Voting is compulsory in Belgium and in all 7,726,632 Belgians are expected to attend a polling place usually located in a school or cultural centre. Voters will elect the 150 members of the Chamber of Representatives and the 40 directly-elected members of the Senate.
Any Belgian Federal Government must command a majority in Parliament, but not necessarily in each language group.
The outgoing federal administration was a coalition of Flemish and Francophone Christian democrats and liberals plus the Francophone socialist party.
These are early elections and come a year ahead of schedule. They were triggered by the Flemish liberal Open VLD party that walked out of the Federal Government in protest against the failure to find a solution to the contentious BHV issue.
BHV is the Brussels Halle Vilvoorde constituency, the only one that includes voters from both sides of the linguistic divide. All Flemish parties support the splitting of the constituency, but this is being blocked by Francophone politicians.
Across Belgium voting for the lower house is held in province-wide multi-member constituencies. Only in Leuven and Brussels - Halle - Vilvoorde is the constituency smaller.
For the Senate there is a Flemish and a Francophone constituency with voters in BHV deciding for themselves whether to cast their vote for Flemish or Francophone politicians.
Polling stations with voting by computer stay open until 3 PM. Where ballots are cast using a ballot form and a red pencil stations are open till 1 PM. Forty-four percent of voters will be able to use a computer, while the rest of us will have to struggle with red pencil and paper.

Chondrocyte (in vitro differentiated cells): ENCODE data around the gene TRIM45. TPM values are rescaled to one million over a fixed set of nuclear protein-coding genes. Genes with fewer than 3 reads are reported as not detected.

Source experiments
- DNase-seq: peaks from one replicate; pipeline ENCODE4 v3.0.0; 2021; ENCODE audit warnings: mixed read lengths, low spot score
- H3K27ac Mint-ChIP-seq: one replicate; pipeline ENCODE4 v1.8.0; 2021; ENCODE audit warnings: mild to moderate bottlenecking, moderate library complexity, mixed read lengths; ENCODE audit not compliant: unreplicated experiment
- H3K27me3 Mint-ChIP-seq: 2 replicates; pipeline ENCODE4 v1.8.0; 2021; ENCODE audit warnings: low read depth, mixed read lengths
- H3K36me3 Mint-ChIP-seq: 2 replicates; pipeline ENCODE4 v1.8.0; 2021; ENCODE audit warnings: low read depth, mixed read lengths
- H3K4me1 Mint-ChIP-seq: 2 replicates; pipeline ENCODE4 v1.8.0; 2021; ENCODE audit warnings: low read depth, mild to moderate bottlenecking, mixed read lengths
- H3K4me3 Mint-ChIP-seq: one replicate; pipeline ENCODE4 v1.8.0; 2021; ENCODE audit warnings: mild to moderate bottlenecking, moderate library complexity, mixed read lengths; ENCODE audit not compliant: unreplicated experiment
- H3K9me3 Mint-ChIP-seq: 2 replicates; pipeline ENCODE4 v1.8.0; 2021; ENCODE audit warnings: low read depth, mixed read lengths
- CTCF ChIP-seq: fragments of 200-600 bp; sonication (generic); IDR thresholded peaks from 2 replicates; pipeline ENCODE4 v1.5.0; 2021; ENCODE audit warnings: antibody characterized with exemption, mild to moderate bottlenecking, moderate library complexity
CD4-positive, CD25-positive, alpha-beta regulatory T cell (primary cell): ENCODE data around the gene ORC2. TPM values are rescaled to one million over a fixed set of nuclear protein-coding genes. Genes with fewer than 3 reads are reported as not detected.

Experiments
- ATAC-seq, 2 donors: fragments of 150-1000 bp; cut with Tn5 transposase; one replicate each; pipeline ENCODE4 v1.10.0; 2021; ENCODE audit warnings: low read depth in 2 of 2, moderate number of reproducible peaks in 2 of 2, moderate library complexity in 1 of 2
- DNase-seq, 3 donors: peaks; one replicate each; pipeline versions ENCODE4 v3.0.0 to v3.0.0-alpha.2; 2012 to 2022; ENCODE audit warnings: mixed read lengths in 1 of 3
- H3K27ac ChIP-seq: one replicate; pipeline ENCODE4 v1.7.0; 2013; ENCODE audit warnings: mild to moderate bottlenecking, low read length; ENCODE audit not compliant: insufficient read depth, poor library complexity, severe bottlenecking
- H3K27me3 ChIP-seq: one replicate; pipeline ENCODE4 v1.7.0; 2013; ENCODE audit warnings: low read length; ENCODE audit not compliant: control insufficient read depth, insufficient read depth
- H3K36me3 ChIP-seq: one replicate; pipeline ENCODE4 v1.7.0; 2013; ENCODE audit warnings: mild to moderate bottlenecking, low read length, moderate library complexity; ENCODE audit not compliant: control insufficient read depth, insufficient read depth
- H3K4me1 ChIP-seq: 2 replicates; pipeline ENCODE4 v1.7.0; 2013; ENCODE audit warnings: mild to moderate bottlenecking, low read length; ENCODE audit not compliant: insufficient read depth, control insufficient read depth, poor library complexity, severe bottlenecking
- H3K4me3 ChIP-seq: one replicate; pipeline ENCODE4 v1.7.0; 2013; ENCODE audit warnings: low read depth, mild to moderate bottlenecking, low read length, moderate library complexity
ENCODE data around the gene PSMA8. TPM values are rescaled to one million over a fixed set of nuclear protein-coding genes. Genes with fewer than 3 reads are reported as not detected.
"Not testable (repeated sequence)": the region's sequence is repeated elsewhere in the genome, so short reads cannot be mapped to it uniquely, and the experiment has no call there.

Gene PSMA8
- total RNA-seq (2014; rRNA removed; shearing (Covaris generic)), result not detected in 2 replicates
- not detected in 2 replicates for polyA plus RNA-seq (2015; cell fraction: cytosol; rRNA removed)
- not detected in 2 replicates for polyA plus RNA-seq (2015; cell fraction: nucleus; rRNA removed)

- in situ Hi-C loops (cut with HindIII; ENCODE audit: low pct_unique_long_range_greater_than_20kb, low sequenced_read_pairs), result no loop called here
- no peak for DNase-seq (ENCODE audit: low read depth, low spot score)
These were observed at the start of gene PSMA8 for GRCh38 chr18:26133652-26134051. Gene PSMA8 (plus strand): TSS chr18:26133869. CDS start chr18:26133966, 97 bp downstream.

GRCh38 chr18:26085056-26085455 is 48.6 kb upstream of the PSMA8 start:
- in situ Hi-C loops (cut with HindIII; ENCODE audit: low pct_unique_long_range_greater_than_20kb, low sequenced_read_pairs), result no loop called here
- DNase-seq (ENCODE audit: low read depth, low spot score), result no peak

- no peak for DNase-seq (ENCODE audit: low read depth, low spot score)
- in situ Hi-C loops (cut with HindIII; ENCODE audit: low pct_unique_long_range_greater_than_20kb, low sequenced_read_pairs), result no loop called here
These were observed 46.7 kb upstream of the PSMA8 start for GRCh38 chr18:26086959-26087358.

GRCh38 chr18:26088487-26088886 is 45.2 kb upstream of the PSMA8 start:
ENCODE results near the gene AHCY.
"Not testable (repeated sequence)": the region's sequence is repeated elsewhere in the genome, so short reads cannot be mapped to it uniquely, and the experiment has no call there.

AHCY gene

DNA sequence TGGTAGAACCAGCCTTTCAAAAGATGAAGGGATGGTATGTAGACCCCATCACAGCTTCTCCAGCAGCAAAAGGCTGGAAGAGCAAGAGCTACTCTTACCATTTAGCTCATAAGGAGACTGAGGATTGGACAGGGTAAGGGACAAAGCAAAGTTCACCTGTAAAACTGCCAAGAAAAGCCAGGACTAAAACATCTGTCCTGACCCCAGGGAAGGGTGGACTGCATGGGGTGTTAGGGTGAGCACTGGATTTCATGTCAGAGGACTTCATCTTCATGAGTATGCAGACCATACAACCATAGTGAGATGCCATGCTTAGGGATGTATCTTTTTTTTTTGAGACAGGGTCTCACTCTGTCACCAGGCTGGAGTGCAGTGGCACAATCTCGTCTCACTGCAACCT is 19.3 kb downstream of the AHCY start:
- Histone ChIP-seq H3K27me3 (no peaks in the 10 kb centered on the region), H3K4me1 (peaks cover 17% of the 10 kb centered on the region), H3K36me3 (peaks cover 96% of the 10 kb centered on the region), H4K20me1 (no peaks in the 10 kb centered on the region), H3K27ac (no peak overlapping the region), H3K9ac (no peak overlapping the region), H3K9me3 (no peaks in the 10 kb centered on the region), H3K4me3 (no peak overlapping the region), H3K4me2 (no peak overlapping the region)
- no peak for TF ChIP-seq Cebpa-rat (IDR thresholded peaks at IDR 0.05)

Belgium's using the D'hondt system of proportional representation for the Chamber of Representatives. This strengthens the representation of larger politcal parties.
Attending a polling station is compulsory and you could be fined if you do not do so, but voters have the freedom to choose to cast a blank ballot even when voting by computer.
Belgians have a wide variety of parties to choose from. The parties are usually organised separately in the two parts of the country. In Brussels voters have a choice from both Flemish and Francophone parties.
The 2010 poll could be historic. Commentators suggest that the Francopohone socialist Elio Di Rupo stands a fair chance of becoming Federal Premier and he would be the first Francophone to fill the post since 1974.
And the result?
Pollsters have often had a difficult job forecasting election results in Belgium. For what it's worth this time round they are predicting that the Flemish nationalists of N-VA will become the largest political party in Flanders and possibly in the whole of Belgium. The nationalists support Flemish independence and see a confederal model as a staging post to this objective. In this set up, the two confederated states each decide for themselves what they still want to do together.
A big win for Bart De Wever's N-VA will probably be bad news for the Flemish Christian democrats that fought the last election in an alliance with the nationalists.
Among the main options in Flanders voters could go for either of the two liberal parties, vote socialist or for the far left or the far right. The ecologists too are fielding candidates.
Whatever the outcome, Belgium will have to be governed by a coalition so that, at the end of the day, all parties will have to make policy concessions, if they want to enter government.
The election is also a major organisational headache. Over 101,000 people are involved in the organisation of the election: civil servants from the Interior Ministry, magistrates as well as citizens called upon to man polling stations.
Democracy also has a price. 8.7 billion euros was spent on last year's regional and European elections. The General Election is expected to cost a similar amount.